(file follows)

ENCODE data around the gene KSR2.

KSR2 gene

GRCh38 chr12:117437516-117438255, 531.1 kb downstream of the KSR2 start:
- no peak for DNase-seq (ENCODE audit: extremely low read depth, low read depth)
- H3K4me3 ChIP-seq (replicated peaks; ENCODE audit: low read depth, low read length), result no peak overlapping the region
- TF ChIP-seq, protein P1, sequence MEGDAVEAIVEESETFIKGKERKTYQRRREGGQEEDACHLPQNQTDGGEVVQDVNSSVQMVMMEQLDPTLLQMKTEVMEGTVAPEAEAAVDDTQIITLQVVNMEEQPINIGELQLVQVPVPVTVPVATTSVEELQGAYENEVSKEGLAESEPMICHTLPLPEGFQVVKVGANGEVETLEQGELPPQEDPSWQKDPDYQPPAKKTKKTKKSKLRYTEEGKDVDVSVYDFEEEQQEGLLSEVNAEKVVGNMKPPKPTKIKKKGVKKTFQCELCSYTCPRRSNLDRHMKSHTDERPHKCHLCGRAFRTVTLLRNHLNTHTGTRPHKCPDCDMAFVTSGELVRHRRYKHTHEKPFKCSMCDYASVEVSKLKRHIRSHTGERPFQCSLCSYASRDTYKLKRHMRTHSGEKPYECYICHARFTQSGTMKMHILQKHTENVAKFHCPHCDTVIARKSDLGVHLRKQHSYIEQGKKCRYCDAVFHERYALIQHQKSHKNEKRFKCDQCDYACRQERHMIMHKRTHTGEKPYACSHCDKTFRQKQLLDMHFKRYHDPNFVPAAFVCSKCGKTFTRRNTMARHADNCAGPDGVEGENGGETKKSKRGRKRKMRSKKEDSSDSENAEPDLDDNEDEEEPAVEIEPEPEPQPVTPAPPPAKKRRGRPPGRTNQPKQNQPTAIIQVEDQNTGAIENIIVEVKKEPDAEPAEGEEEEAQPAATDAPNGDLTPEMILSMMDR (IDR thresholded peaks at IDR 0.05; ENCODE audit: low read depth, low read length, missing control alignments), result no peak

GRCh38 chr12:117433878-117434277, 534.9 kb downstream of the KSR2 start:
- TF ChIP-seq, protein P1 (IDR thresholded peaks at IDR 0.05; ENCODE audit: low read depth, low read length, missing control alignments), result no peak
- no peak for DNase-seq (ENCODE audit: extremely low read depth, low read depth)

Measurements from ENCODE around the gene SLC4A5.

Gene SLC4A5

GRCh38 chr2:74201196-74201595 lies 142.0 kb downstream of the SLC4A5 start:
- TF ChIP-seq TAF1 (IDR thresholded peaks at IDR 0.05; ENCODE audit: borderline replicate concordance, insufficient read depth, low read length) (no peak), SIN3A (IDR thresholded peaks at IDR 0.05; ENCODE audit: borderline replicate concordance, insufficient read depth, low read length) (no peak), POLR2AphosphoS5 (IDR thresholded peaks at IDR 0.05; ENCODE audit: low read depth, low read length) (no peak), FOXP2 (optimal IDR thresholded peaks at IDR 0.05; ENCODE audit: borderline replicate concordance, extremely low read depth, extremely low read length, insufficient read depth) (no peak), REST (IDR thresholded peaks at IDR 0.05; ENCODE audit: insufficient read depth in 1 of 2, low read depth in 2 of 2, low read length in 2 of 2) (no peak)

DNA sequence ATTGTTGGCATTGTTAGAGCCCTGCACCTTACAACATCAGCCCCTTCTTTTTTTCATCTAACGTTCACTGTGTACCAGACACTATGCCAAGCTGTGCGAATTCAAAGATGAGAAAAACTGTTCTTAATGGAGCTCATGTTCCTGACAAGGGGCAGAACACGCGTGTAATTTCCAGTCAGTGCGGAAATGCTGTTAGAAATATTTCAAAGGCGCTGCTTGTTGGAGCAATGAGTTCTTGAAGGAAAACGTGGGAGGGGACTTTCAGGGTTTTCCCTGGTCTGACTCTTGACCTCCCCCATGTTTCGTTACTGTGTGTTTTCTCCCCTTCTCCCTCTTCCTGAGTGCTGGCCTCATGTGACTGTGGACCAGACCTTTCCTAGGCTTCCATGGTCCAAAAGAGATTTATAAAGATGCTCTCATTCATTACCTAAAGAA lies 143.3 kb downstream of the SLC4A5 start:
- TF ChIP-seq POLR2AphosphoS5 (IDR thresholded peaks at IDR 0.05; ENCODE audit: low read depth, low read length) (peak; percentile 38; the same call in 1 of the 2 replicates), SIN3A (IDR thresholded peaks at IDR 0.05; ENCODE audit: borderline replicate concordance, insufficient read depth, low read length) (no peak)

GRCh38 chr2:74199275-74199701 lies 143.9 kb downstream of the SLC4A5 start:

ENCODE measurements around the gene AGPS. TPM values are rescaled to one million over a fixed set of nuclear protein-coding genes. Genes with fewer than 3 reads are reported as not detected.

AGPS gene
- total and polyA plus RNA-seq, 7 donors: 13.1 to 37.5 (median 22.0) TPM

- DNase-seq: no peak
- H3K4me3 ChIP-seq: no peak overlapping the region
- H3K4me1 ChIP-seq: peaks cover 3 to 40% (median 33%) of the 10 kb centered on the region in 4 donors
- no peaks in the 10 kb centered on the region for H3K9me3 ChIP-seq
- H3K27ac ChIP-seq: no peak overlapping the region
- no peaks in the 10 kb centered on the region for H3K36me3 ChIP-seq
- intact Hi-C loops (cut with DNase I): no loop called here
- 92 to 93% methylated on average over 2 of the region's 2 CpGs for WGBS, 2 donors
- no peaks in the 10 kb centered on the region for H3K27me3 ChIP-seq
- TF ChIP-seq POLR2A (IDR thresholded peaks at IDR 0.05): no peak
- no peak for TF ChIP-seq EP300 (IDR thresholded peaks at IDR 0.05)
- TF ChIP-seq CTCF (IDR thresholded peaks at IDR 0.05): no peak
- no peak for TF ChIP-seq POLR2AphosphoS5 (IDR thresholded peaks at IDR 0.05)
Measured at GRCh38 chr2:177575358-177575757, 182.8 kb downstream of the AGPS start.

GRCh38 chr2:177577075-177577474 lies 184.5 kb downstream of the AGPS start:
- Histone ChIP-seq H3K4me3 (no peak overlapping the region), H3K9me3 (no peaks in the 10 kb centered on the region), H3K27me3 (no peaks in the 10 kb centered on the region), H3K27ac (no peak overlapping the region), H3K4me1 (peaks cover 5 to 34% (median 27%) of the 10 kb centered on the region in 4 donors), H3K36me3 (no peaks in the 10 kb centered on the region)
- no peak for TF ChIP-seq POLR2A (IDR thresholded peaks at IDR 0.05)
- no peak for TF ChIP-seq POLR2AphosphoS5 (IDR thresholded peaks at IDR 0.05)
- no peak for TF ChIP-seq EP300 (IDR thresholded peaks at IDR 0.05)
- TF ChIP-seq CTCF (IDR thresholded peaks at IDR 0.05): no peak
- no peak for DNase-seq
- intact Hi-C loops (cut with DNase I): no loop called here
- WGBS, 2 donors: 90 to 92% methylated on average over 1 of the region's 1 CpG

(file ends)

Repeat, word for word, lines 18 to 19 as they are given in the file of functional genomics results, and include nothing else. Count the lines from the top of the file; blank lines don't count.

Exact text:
AGPS gene
- total and polyA plus RNA-seq, 7 donors: 13.1 to 37.5 (median 22.0) TPM